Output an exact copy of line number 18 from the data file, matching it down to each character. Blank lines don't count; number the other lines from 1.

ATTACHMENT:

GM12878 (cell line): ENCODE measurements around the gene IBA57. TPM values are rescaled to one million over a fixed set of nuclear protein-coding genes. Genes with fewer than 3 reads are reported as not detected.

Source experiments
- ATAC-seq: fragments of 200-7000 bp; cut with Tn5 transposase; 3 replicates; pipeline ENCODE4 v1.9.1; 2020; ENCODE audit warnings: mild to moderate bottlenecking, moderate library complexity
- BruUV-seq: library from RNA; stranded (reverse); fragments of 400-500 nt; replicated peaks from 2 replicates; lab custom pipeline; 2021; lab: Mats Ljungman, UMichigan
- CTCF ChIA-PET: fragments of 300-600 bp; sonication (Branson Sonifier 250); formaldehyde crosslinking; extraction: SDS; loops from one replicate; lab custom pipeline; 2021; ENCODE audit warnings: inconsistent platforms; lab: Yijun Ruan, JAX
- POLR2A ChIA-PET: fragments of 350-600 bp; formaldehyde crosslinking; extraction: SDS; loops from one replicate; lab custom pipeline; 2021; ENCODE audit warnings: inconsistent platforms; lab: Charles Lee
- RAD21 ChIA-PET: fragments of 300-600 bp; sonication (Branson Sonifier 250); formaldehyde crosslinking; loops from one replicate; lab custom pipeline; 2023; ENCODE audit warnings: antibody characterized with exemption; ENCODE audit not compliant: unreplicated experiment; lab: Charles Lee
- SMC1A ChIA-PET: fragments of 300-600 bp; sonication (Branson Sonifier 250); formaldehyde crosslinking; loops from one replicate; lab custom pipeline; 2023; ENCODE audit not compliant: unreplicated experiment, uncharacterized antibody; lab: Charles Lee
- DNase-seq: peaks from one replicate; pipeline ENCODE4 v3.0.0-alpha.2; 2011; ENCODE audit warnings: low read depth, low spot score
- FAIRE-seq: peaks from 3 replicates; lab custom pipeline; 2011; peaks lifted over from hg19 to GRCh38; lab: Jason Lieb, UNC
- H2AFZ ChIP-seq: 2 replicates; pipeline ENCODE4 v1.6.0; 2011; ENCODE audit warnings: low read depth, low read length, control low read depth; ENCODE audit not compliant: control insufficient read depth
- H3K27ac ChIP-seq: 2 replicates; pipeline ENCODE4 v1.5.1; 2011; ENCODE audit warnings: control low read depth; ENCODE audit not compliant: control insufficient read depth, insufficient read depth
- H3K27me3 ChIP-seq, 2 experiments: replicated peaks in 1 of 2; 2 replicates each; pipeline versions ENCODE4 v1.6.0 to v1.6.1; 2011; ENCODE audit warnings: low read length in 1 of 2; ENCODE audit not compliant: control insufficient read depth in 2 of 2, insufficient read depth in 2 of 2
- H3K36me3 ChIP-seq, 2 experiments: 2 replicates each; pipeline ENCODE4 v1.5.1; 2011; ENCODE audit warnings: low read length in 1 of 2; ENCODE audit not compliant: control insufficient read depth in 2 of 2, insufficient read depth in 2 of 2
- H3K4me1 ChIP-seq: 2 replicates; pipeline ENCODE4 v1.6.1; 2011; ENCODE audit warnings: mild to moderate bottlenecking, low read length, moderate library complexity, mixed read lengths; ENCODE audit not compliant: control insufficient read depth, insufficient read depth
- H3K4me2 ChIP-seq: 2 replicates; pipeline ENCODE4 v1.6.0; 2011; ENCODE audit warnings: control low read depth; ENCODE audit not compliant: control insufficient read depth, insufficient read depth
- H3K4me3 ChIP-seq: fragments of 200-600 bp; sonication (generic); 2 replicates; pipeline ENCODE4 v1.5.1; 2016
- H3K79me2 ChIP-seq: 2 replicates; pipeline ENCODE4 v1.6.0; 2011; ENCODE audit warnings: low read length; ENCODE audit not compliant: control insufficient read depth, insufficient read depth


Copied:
- H3K79me2 ChIP-seq: 2 replicates; pipeline ENCODE4 v1.6.0; 2011; ENCODE audit warnings: low read length; ENCODE audit not compliant: control insufficient read depth, insufficient read depth